World leaders, CEOs, and NGOs large and small descended on New York last week for the UN General Assembly, UN Climate Action Summit, and Climate Week NYC. After several days of dashing from place to place, navigating streets blocked by the motorcades of presidents and prime ministers, and connecting with other members of the sustainable business tribe, there are reasons for both optimism and pessimism, but mainly greater resolve to act with heightened urgency. I have three big takeaways from the week.

Let’s start with what’s not going in the right direction. While the science on climate impacts continues to paint a grim picture, action from national governments did not match the level of urgency. This week saw the release of yet another report showing that our climate is deteriorating even faster than feared. The Intergovernmental Panel on Climate Change’s latest report tells us that sea levels are rising even faster than projected, potentially leading to “extreme sea level events” hitting once a year by 2050. This latest warning again tells us that we are beginning to experience feedback loops from warming already in the system, which is generating the wrong kind of momentum. We should need no further evidence that action is needed.

While the science on climate impacts continues to paint a grim picture, action from national governments did not match the level of urgency.

Unfortunately, the national governments gathered at the UN Climate Action Summit did not deliver the goods. Political weakness and just plain bad timing hampered commitments from the UK, EU, and others. The US and Brazil are actively hostile to climate action. And China, therefore, had the political space not to exercise more ambition for now and did not meet expectations that they might make significant new commitments.  

Second, the pressure on business to act is rising. We are living in a time when the basic principles of capitalism and markets are being questioned more seriously than they have been in a long time. There is a broad recognition that while markets have delivered better livelihoods for many, there are significant flaws that are decreasing social mobility in the mature economies of the Global North, exacerbating income inequality in all corners of the world, and reducing protections for workers subject to structural changes due to automation, the shift to a clean energy economy, and changing demographics.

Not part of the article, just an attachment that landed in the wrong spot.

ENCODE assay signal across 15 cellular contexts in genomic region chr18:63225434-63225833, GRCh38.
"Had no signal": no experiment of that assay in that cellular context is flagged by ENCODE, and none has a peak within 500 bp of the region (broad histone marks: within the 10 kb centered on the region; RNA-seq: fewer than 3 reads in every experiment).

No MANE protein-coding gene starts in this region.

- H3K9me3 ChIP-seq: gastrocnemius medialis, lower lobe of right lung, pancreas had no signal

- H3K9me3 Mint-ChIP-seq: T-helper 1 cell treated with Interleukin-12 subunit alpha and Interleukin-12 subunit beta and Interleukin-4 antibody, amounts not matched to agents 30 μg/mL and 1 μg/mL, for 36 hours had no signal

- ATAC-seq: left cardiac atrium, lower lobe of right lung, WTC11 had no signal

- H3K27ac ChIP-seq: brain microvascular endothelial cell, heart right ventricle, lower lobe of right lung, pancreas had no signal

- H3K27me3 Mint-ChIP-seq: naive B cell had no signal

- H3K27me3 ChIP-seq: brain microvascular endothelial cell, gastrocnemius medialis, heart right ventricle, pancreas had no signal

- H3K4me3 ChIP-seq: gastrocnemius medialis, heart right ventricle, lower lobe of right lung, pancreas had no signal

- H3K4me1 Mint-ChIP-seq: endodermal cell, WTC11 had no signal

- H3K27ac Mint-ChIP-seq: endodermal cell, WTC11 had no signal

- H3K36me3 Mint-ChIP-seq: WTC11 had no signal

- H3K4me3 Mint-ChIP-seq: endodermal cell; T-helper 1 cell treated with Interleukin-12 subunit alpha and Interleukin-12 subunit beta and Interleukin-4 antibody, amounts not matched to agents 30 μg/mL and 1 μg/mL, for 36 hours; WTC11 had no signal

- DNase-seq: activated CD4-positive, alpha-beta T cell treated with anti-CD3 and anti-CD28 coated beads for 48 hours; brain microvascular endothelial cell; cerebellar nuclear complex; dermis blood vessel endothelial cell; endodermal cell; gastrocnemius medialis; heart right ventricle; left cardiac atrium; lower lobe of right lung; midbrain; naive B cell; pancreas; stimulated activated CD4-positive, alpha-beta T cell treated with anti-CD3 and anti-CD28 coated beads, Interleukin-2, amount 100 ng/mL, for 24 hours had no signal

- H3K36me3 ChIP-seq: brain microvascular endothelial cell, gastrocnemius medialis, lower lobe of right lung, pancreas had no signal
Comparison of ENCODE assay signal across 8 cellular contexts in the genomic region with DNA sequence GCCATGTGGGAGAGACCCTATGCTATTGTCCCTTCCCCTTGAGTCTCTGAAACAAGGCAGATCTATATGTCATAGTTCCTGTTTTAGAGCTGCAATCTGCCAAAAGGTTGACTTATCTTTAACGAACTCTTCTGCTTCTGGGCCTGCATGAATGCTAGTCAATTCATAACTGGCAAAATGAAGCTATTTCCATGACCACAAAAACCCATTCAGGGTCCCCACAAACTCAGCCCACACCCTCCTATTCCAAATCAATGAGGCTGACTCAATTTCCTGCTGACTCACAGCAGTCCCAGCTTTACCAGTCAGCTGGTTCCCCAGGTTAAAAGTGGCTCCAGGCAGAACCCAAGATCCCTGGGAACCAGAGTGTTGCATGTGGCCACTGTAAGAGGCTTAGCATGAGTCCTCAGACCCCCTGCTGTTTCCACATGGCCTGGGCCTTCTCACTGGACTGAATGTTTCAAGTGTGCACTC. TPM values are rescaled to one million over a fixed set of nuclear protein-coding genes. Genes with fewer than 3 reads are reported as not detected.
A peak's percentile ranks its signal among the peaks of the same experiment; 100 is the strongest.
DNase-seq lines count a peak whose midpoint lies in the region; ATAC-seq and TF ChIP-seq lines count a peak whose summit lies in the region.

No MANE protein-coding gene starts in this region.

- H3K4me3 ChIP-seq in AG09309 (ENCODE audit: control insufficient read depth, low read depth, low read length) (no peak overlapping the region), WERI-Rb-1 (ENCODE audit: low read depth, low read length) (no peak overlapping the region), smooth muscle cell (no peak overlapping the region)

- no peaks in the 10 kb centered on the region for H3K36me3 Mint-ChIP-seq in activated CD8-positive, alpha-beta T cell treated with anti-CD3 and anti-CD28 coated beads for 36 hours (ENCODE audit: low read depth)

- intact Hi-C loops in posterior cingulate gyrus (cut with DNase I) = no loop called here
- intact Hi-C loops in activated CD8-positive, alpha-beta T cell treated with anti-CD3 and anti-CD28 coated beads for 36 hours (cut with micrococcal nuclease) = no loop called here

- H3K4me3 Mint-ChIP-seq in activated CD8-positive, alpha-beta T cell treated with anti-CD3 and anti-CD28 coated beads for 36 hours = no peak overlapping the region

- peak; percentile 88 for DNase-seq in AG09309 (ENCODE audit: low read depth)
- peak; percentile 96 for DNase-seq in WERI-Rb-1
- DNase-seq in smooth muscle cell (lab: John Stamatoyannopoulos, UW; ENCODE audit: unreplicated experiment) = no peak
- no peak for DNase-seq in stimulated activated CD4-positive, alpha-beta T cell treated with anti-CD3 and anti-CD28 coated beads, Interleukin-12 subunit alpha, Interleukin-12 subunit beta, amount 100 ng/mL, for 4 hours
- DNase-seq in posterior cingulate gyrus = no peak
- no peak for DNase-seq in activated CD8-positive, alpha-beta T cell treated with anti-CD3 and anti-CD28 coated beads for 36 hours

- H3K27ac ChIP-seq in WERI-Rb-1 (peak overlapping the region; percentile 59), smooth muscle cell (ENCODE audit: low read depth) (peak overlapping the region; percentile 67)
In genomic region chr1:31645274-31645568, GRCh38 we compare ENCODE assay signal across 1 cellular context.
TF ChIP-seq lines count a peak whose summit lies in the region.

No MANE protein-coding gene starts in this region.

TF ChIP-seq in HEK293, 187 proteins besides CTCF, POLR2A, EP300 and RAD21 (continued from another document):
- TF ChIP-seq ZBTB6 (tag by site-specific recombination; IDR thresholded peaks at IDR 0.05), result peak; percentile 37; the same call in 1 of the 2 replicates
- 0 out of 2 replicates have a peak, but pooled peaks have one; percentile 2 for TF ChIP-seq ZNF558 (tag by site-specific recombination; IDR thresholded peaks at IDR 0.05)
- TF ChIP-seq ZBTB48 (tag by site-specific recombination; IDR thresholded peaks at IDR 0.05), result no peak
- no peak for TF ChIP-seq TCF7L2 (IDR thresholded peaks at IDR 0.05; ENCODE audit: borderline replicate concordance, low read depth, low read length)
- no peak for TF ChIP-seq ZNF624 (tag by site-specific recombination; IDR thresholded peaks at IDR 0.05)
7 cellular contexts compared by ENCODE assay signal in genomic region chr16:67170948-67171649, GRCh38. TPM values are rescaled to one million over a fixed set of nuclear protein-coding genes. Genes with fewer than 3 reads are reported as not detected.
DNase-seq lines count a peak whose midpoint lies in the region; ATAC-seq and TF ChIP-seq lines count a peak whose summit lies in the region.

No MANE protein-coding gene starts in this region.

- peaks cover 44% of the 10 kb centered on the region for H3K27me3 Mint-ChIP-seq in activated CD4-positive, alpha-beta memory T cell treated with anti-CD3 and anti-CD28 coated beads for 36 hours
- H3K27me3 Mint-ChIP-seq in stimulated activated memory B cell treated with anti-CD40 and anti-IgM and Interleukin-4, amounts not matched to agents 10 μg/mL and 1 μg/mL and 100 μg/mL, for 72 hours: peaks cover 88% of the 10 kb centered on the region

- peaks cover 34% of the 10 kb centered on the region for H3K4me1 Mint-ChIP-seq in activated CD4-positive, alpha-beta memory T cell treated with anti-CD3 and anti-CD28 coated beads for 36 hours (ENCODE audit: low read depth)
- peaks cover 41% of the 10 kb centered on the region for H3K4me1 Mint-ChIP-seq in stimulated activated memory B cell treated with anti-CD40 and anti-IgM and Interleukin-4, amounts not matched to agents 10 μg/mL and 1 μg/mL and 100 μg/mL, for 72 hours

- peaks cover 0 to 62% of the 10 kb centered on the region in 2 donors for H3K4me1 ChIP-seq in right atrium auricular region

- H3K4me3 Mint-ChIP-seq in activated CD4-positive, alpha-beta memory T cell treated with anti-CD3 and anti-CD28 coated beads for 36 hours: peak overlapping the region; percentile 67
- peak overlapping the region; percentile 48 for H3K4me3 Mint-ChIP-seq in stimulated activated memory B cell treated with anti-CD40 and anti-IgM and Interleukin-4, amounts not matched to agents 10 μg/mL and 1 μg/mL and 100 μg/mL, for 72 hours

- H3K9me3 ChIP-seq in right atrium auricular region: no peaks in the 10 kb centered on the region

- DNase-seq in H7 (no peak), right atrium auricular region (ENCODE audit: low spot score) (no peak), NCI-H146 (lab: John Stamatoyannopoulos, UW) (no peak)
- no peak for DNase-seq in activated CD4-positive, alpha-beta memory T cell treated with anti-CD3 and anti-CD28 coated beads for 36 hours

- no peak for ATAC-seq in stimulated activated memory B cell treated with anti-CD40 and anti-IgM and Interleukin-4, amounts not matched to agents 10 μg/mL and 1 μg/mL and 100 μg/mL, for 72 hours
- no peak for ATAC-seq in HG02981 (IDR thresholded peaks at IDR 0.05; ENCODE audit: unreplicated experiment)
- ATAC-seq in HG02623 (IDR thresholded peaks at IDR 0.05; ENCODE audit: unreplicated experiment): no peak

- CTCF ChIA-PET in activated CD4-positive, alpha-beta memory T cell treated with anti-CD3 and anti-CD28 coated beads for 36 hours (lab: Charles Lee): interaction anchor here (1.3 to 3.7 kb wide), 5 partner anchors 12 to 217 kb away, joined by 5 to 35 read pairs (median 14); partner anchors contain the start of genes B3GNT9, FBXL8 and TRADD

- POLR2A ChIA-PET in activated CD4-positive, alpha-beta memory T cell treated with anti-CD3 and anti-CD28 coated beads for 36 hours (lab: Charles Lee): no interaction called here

The recent Business Roundtable statement on its purpose echoed across Manhattan all week, encapsulating a sense that the purpose of business needs an overhaul. Even more, the millions of students who took to the streets to demand and inspire climate action have most certainly gotten their message across. This is widely seen as a game changer, and no one believes the vision is only about Greta—it’s bigger than that. When our kids and our fellow employees are taking to the streets, something important is changing.

When our kids and our fellow employees are taking to the streets, something important is changing.

Third, the good news is that business action is rising. At the UN, Lise Kingo of the UN Global Compact proudly announced that 87 companies have embraced a 1.5°C degree target and that the numbers are growing quickly. This is a commitment that was unthinkable even at the start of 2019 for most companies. There are multiple new commitments to nature-based solutions. Investors—including some of the largest banks in the world—have committed to aligning their investments with a net zero target. Let us not forget that just four years ago, there was serious doubt whether the world would come together at Paris. Today, net zero at or before mid-century has become a baseline commitment—now including Amazon, which dove in with its first major climate commitment the weekend before UNGA kicked off.

What’s more, innovations emerging far from the carpeted hallways of the SDGs or the comfortable UNGA Week receptions high above Manhattan provided signals of even more exciting progress to come. I had the chance to learn about Terraton, a new company considered one of the few sustainability unicorns. Terraton has been making rapid progress to enable farmers to remove one trillion tons of carbon from the atmosphere. This audacious effort from Indigo Ag has the benefit of appearing to be remarkably plausible.

And while there are indeed many exciting efforts being launched, one note of caution. The proliferation of well-intentioned collaborations is also creating gridlock on the scale of UNGA Week traffic in midtown Manhattan. Without a concerted effort to align all these initiatives—and quite possibly see some fade away—we will see duplication and confusion that delivers wasted effort rather than impact. Over the past several days, I picked up a growing sense of frustration on the part of business that this swell of new initiatives is sapping energy, confusing the market, and generally not maximizing impact. There are some efforts—including some in which BSR is involved—to align initiatives, but all of us in the sustainability world should think twice before launching “yet another” effort to do what others may already be doing.

We are about to enter the Decisive Decade of the 2020s, when we will deliver on the SDGs and the promise of Paris…or not. We cannot be blind to the scope and scale of the challenge, and the reality that we are not—yet—on track to deliver on the vision of sustainable prosperity for all. Indeed, our only choice is to redouble efforts. Ambition and urgency are badly needed, and the community of leaders in New York this week sent powerful signals that they are up to the task. Now that we have all left Manhattan, it’s time to deliver the goods.